This post – and the app it is about – stands as a kind of metaphor for digital public services much more widely. The app has a mostly slick front end, with a visual design which is both distinctively of the NHS and a clear descendant of the earlier work of GDS. But it sits on top of chaos which it can obscure only to a limited extent. It is a front end veneer for different systems, supporting different sets of functions and so fundamentally is not in control of its own user experience.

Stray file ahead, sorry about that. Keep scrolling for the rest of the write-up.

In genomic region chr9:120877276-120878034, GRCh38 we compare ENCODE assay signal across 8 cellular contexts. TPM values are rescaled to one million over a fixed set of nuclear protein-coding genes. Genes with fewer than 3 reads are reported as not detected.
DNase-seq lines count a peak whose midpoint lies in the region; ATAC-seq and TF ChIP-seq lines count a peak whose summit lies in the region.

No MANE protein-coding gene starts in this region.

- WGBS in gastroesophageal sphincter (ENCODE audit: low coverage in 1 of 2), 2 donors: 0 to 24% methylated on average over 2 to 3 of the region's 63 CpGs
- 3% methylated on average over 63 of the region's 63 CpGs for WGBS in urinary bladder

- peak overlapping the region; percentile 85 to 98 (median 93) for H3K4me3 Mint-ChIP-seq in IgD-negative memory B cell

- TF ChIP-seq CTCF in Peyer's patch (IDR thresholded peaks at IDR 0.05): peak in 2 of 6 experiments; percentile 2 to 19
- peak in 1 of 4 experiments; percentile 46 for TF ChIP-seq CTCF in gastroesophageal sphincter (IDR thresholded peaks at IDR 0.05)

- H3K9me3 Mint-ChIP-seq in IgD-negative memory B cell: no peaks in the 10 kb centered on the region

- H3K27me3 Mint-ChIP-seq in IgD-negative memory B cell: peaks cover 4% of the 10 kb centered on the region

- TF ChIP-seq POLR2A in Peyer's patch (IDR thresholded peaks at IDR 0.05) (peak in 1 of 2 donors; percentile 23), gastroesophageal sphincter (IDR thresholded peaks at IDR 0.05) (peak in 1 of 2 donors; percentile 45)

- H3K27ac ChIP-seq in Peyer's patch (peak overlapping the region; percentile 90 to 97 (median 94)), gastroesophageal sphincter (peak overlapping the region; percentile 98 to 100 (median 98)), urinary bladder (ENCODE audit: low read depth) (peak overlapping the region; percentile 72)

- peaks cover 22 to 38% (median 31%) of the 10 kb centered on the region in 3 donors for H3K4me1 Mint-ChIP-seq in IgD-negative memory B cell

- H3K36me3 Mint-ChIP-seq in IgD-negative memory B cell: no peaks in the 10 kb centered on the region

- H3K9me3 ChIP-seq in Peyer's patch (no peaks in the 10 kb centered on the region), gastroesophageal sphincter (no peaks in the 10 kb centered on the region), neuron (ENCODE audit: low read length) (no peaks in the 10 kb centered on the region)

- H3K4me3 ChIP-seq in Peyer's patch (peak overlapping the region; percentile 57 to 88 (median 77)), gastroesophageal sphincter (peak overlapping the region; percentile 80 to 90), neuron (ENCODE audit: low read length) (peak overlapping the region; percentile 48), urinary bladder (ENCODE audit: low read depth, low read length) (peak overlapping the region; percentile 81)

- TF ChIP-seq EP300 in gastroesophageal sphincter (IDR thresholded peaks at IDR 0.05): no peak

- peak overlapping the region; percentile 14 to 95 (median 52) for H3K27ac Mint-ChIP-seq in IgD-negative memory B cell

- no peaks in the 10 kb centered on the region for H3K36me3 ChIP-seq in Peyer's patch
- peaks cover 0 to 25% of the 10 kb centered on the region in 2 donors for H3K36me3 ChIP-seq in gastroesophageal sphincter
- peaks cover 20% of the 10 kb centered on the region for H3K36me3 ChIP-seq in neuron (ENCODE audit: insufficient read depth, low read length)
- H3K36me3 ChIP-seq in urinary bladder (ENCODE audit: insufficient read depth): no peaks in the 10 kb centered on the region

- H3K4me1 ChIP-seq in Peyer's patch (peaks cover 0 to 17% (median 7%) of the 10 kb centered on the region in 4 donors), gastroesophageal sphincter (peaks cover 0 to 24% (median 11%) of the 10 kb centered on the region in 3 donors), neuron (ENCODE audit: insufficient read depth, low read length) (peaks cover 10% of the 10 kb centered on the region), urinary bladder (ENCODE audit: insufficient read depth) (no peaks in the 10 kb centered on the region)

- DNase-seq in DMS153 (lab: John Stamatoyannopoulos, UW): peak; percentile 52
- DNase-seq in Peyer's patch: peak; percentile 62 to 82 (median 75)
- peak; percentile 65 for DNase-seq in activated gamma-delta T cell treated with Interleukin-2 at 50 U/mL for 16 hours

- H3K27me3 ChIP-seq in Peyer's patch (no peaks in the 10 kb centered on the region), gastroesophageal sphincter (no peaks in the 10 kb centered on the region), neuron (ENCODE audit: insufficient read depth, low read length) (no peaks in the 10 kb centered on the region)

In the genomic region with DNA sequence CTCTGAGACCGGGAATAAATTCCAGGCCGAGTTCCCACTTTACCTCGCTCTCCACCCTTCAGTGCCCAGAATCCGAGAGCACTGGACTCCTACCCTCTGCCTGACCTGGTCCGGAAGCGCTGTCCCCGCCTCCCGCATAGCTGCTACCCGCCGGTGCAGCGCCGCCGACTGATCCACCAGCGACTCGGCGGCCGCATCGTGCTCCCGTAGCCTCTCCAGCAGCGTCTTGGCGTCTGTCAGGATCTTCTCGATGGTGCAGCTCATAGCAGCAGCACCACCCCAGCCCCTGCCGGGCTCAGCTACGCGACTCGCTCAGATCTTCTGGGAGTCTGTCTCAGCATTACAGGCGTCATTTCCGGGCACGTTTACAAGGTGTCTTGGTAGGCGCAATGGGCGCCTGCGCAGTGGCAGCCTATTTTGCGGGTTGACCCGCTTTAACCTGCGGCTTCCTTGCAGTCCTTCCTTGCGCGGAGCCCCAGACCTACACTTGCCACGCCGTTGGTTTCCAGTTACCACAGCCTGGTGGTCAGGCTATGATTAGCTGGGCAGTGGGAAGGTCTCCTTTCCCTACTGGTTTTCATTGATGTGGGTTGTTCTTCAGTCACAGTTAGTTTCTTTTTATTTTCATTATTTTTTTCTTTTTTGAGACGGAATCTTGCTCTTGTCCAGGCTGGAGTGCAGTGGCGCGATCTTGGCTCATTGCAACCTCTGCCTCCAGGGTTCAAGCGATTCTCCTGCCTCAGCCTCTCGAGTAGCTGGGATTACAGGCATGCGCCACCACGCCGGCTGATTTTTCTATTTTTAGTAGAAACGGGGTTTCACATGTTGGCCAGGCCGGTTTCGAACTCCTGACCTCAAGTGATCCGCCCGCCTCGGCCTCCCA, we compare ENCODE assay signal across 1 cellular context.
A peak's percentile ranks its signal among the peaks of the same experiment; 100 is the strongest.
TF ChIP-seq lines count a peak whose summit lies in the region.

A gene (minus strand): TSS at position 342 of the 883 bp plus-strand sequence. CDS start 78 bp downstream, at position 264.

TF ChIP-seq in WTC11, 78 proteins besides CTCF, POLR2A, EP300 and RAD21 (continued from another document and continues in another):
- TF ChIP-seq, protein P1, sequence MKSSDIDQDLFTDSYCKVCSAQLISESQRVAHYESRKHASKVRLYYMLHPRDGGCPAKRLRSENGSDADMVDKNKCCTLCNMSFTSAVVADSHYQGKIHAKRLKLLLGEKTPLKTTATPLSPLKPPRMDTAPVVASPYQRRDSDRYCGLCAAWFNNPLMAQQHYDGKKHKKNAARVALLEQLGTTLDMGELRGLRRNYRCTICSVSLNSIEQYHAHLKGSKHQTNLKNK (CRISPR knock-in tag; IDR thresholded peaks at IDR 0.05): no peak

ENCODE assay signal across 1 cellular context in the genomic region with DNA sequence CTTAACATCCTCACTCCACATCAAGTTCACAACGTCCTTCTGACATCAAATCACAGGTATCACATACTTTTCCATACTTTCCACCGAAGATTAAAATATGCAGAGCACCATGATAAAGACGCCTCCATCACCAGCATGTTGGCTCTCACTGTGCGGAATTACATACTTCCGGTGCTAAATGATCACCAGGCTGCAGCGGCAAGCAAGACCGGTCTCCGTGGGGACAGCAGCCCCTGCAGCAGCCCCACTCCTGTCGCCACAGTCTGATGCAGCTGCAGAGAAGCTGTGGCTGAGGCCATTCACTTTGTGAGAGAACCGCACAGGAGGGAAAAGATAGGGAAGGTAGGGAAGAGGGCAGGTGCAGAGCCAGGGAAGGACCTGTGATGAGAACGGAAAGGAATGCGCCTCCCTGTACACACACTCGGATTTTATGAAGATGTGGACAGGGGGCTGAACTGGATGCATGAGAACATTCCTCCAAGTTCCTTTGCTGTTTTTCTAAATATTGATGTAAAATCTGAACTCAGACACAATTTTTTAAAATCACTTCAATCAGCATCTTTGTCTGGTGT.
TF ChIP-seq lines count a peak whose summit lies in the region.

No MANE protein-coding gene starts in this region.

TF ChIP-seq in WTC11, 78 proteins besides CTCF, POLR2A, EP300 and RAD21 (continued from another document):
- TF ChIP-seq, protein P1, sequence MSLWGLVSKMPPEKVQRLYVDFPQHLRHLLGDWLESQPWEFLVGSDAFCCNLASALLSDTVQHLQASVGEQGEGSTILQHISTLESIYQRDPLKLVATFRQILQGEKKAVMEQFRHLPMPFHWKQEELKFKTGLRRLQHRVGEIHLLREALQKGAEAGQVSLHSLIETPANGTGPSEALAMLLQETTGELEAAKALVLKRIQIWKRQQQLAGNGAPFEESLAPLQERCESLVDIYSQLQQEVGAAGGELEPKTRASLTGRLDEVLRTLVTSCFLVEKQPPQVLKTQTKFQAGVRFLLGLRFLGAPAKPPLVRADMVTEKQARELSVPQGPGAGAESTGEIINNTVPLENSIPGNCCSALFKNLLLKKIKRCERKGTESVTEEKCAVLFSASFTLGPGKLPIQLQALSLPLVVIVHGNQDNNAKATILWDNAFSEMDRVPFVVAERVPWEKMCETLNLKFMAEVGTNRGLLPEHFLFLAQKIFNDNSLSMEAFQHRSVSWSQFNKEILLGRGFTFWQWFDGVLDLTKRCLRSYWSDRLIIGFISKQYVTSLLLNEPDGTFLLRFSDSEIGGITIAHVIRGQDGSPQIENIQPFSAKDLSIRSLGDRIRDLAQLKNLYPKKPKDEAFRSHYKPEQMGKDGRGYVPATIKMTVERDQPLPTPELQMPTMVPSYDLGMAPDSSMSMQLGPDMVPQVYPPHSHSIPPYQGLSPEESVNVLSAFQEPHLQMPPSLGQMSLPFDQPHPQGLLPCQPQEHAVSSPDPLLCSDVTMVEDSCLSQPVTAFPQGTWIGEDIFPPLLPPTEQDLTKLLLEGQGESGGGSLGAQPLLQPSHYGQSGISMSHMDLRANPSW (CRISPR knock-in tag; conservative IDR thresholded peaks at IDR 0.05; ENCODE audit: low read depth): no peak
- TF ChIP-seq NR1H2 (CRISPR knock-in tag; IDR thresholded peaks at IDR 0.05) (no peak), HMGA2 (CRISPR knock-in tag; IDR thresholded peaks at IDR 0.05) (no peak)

The post does a good job of explaining why that is and why, despite that, there is still value in the app. There is a circle which needs to be virtuous where a well-designed front end and a growing user base both demonstrate and create value to GP practices in improving their systems which in turn stimulates adoption and use by patients. But there is a risk that the circle turns vicious, that the expectations set by the modernity of the immediate user is undermined by the clunkiness of what lies behind. The good needs to drive out the bad, but the bad will not give in easily.